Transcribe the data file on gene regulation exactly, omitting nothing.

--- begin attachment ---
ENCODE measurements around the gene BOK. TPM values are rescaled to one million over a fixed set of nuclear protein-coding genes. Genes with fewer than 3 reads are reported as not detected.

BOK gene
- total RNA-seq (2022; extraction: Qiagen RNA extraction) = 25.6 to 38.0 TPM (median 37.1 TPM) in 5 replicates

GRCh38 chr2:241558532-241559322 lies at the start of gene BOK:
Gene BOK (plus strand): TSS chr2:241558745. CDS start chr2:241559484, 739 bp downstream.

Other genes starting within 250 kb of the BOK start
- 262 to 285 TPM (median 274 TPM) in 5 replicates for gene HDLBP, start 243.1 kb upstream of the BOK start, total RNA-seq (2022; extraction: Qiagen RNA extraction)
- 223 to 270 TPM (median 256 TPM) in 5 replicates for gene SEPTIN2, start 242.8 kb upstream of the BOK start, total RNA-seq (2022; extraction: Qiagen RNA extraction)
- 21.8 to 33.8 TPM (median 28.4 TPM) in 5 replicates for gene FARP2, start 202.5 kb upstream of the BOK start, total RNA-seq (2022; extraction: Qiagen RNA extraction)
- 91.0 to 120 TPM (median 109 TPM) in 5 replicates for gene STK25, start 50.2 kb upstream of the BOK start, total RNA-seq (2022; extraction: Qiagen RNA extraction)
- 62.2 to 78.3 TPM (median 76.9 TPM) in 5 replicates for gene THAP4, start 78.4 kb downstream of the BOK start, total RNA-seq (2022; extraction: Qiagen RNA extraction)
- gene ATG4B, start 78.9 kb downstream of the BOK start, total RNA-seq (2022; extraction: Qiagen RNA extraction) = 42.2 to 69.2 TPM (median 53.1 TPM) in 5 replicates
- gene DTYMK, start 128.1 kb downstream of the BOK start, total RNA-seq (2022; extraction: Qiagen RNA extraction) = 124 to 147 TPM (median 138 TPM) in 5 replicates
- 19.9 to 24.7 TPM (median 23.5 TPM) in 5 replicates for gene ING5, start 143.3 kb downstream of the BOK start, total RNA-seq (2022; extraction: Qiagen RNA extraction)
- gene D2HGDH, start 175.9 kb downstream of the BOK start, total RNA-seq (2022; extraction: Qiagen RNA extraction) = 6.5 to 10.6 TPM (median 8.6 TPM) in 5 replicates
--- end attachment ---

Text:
ENCODE measurements around the gene BOK. TPM values are rescaled to one million over a fixed set of nuclear protein-coding genes. Genes with fewer than 3 reads are reported as not detected.

BOK gene
- total RNA-seq (2022; extraction: Qiagen RNA extraction) = 25.6 to 38.0 TPM (median 37.1 TPM) in 5 replicates

GRCh38 chr2:241558532-241559322 lies at the start of gene BOK:
Gene BOK (plus strand): TSS chr2:241558745. CDS start chr2:241559484, 739 bp downstream.

Other genes starting within 250 kb of the BOK start
- 262 to 285 TPM (median 274 TPM) in 5 replicates for gene HDLBP, start 243.1 kb upstream of the BOK start, total RNA-seq (2022; extraction: Qiagen RNA extraction)
- 223 to 270 TPM (median 256 TPM) in 5 replicates for gene SEPTIN2, start 242.8 kb upstream of the BOK start, total RNA-seq (2022; extraction: Qiagen RNA extraction)
- 21.8 to 33.8 TPM (median 28.4 TPM) in 5 replicates for gene FARP2, start 202.5 kb upstream of the BOK start, total RNA-seq (2022; extraction: Qiagen RNA extraction)
- 91.0 to 120 TPM (median 109 TPM) in 5 replicates for gene STK25, start 50.2 kb upstream of the BOK start, total RNA-seq (2022; extraction: Qiagen RNA extraction)
- 62.2 to 78.3 TPM (median 76.9 TPM) in 5 replicates for gene THAP4, start 78.4 kb downstream of the BOK start, total RNA-seq (2022; extraction: Qiagen RNA extraction)
- gene ATG4B, start 78.9 kb downstream of the BOK start, total RNA-seq (2022; extraction: Qiagen RNA extraction) = 42.2 to 69.2 TPM (median 53.1 TPM) in 5 replicates
- gene DTYMK, start 128.1 kb downstream of the BOK start, total RNA-seq (2022; extraction: Qiagen RNA extraction) = 124 to 147 TPM (median 138 TPM) in 5 replicates
- 19.9 to 24.7 TPM (median 23.5 TPM) in 5 replicates for gene ING5, start 143.3 kb downstream of the BOK start, total RNA-seq (2022; extraction: Qiagen RNA extraction)
- gene D2HGDH, start 175.9 kb downstream of the BOK start, total RNA-seq (2022; extraction: Qiagen RNA extraction) = 6.5 to 10.6 TPM (median 8.6 TPM) in 5 replicates